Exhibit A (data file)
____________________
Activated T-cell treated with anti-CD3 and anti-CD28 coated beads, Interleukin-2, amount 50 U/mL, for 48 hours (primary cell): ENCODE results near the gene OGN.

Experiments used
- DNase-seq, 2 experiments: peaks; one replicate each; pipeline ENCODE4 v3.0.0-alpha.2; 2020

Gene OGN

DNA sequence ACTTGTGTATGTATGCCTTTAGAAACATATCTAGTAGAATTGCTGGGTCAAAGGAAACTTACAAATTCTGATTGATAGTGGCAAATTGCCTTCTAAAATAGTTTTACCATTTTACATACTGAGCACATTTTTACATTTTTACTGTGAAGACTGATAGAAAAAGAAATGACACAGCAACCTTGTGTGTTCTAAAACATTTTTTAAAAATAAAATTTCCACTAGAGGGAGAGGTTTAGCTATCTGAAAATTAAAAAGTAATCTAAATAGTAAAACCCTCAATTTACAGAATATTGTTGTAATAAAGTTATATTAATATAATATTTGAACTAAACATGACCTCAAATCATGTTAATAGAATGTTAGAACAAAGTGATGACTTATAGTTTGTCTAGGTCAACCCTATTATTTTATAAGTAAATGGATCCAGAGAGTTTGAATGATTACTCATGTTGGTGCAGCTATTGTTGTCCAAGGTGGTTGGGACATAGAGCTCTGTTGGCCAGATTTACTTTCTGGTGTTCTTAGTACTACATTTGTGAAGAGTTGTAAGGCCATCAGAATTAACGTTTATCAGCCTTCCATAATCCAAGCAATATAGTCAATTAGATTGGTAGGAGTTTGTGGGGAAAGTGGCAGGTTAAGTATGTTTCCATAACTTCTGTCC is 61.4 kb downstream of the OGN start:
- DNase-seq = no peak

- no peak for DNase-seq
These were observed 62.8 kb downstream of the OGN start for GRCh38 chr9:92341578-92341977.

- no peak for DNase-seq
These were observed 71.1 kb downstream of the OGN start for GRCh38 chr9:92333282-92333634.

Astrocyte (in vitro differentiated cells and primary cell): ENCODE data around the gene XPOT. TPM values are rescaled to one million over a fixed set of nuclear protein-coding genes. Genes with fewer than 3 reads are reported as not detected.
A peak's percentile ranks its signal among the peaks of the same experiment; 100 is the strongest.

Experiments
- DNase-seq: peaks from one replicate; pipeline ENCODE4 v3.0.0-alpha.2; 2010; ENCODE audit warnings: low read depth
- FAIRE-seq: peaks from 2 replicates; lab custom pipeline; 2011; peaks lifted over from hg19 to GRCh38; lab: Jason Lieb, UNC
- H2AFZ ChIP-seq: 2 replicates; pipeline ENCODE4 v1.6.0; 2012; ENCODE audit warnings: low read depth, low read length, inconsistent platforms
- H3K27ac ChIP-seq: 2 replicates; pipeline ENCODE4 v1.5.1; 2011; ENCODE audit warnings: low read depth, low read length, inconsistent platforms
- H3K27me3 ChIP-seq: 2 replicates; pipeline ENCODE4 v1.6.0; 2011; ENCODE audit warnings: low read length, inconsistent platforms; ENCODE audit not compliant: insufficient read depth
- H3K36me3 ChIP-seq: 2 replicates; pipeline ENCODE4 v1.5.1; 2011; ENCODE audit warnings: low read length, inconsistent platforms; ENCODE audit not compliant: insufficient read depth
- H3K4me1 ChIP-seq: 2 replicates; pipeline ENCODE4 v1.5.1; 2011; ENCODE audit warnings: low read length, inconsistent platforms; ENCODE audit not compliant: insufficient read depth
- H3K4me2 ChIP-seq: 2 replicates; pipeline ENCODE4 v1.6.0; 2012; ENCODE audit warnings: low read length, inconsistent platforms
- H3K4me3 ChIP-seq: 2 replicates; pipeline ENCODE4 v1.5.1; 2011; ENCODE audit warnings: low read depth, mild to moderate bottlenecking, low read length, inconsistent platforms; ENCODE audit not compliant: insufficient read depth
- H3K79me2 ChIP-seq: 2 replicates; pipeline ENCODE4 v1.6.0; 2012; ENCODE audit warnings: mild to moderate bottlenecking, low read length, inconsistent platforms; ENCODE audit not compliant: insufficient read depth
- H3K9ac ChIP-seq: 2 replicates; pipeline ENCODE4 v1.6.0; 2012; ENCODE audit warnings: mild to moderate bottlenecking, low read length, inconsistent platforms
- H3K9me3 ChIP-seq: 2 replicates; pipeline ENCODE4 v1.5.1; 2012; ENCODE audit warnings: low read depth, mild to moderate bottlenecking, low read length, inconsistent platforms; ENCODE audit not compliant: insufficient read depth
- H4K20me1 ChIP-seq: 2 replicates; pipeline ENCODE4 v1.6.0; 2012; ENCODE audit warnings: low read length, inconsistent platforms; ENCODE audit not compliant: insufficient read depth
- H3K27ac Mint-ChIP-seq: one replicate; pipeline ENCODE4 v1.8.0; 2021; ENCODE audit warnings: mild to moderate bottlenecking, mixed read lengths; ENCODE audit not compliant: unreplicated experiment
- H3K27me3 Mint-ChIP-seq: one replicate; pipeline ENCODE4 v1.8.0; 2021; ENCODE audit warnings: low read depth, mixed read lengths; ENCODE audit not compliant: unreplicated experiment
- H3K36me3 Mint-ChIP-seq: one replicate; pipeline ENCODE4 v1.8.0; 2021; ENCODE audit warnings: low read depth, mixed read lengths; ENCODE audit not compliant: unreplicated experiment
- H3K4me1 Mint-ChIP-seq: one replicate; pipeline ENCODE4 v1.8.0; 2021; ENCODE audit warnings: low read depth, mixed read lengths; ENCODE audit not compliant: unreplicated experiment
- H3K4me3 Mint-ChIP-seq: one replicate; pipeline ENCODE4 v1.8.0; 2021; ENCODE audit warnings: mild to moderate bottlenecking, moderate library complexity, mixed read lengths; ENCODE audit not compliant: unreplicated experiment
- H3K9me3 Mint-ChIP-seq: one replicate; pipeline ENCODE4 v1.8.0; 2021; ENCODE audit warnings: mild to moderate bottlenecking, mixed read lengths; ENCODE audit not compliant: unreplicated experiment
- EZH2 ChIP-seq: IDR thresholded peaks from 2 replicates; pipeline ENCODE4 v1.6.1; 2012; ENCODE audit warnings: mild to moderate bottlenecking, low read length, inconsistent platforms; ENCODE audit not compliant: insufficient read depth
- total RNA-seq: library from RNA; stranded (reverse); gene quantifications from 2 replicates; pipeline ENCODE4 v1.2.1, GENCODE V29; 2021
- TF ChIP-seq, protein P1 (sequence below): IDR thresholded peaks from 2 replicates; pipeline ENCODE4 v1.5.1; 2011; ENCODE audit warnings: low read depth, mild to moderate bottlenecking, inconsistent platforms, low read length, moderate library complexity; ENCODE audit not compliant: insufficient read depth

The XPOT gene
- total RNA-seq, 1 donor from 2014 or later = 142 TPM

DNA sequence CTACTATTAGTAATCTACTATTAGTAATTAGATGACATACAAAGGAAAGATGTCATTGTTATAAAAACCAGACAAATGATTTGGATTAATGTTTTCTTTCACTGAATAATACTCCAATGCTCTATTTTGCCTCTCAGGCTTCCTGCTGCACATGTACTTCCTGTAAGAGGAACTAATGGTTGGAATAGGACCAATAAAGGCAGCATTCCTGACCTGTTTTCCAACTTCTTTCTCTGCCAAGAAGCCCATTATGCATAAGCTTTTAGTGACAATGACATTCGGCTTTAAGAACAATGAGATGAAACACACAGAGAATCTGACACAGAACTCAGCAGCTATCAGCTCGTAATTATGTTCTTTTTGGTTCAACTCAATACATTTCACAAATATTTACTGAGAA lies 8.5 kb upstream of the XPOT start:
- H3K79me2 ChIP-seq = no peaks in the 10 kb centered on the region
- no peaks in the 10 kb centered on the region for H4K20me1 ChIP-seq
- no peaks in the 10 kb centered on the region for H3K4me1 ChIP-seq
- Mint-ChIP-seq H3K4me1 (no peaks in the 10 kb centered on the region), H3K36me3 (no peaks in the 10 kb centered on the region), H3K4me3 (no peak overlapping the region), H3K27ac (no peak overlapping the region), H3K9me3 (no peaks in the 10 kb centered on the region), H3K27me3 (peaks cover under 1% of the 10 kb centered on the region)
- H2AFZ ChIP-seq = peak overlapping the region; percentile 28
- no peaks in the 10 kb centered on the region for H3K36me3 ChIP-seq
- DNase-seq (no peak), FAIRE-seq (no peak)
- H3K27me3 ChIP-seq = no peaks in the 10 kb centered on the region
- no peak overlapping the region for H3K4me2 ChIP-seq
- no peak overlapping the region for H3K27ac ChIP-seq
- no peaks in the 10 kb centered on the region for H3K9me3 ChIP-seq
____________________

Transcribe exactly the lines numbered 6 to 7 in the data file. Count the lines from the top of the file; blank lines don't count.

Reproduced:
- DNase-seq = no peak

- no peak for DNase-seq